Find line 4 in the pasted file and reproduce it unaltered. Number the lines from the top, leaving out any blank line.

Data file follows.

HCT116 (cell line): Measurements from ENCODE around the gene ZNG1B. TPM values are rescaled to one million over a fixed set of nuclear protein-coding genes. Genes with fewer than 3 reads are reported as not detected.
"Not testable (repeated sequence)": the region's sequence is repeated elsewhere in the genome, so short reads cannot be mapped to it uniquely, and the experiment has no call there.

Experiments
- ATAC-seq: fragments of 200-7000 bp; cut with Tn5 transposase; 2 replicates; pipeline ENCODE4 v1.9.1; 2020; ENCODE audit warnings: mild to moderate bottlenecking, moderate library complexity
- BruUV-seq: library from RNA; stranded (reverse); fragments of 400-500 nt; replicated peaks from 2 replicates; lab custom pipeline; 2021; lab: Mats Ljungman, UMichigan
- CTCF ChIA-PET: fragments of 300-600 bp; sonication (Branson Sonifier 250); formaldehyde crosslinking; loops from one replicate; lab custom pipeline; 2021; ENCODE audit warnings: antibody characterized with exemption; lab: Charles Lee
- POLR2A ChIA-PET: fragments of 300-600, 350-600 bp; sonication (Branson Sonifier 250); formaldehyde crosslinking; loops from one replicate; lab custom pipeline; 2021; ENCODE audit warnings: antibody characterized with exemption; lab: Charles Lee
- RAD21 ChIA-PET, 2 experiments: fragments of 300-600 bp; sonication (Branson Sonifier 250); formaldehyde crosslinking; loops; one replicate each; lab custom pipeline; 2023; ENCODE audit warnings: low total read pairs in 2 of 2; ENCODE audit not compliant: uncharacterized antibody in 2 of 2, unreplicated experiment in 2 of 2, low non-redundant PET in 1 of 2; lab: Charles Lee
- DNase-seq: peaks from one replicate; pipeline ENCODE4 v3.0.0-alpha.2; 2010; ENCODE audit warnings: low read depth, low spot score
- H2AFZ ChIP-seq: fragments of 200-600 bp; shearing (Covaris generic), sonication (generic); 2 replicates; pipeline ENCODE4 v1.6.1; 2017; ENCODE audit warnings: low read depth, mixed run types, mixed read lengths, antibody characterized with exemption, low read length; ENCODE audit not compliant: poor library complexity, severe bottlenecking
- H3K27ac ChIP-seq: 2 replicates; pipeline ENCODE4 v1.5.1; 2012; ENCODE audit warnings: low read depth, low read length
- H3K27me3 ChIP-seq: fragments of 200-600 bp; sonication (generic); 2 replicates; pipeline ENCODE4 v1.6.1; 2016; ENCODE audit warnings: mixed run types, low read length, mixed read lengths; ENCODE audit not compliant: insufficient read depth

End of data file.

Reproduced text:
- ATAC-seq: fragments of 200-7000 bp; cut with Tn5 transposase; 2 replicates; pipeline ENCODE4 v1.9.1; 2020; ENCODE audit warnings: mild to moderate bottlenecking, moderate library complexity